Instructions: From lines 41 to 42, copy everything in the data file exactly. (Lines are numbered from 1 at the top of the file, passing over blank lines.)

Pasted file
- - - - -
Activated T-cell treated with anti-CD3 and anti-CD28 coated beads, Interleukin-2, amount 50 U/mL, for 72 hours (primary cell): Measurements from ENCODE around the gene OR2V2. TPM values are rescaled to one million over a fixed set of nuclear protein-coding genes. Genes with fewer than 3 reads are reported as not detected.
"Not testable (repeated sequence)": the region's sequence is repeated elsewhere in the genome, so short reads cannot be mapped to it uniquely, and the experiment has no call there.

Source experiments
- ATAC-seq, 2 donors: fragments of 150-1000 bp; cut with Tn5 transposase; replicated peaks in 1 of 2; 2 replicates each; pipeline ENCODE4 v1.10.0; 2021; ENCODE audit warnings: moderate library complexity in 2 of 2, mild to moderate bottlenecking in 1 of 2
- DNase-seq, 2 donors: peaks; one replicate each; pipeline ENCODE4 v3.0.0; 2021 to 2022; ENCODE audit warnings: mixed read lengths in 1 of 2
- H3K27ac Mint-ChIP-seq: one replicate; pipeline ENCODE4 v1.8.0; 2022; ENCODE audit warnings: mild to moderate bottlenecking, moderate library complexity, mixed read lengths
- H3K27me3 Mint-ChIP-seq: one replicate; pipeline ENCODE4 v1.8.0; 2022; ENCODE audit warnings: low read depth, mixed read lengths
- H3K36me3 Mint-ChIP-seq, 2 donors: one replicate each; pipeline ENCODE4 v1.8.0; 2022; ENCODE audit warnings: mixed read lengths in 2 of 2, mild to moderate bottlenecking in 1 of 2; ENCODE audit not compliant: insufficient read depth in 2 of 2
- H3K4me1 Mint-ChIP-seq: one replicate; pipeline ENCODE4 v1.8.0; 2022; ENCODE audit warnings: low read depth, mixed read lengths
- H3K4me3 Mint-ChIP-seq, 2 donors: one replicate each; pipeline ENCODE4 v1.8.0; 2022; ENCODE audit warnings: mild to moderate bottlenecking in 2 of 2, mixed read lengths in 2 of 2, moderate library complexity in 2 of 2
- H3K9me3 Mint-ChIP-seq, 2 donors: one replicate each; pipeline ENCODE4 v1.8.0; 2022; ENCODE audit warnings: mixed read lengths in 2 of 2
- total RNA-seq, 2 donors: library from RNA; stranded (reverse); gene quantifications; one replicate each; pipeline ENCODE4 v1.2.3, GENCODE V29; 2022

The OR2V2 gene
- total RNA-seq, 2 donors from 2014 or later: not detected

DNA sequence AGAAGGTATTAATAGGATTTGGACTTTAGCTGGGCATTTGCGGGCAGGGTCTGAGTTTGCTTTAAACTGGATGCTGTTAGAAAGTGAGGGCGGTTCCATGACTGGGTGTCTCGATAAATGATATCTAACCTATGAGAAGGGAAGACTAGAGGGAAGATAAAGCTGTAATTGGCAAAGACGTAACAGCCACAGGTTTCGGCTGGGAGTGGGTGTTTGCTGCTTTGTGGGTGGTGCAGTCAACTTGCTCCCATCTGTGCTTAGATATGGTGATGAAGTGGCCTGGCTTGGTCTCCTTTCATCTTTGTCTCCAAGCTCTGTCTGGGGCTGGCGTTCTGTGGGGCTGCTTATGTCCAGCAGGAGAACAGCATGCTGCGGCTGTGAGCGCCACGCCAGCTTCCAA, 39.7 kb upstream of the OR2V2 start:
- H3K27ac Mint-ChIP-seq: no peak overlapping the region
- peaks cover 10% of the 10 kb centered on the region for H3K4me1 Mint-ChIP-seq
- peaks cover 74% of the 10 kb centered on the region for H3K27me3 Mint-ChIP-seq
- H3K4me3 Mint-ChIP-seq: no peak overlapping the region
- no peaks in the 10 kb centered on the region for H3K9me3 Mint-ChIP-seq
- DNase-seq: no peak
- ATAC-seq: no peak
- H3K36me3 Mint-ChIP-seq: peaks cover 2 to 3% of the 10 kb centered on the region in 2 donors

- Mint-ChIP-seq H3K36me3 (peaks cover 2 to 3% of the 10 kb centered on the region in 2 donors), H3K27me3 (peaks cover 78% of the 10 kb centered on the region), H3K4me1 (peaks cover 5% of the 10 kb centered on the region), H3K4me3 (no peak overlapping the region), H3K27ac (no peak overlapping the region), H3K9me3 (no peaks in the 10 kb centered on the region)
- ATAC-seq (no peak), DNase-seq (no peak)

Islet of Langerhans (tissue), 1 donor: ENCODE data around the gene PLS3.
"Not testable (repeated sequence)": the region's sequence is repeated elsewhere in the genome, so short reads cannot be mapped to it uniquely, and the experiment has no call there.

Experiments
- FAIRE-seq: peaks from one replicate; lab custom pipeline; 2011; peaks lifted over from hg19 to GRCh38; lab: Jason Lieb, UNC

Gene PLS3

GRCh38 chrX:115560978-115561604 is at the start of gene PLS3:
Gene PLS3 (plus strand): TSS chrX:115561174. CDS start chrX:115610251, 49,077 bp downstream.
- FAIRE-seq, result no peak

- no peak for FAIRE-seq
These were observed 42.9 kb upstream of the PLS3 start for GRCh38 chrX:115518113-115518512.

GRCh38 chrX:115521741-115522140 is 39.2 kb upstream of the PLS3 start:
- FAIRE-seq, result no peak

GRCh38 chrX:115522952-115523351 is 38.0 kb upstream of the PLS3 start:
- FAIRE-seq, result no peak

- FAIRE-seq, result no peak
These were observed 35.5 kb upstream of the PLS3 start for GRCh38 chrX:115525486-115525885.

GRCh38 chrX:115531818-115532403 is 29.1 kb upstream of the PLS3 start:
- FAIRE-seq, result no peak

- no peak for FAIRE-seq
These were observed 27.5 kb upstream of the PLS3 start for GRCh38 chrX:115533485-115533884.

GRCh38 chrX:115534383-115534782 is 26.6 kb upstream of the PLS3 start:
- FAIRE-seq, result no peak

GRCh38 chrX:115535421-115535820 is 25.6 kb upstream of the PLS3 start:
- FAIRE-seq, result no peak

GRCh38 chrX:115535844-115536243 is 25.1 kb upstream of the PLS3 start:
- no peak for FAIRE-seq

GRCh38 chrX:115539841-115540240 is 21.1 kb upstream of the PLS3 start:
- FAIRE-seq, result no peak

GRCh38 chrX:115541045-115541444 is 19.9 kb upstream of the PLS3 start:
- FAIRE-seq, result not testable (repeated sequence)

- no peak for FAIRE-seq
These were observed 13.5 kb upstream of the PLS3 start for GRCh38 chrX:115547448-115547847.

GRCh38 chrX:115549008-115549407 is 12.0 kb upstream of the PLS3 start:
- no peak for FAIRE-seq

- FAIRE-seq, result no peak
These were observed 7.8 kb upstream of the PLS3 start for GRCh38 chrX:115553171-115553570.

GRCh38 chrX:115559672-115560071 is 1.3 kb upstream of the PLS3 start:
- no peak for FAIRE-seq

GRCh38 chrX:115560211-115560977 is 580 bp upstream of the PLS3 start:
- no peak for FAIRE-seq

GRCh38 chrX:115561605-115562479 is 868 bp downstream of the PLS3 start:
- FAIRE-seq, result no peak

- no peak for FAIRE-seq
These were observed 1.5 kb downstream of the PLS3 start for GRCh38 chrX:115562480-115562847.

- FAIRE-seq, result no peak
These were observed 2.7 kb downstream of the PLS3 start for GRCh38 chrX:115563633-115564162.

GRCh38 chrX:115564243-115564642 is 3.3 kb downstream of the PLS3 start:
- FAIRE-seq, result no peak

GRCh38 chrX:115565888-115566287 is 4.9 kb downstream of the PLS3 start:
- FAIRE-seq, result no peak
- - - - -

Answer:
These were observed 35.5 kb upstream of the PLS3 start for GRCh38 chrX:115525486-115525885.

GRCh38 chrX:115531818-115532403 is 29.1 kb upstream of the PLS3 start: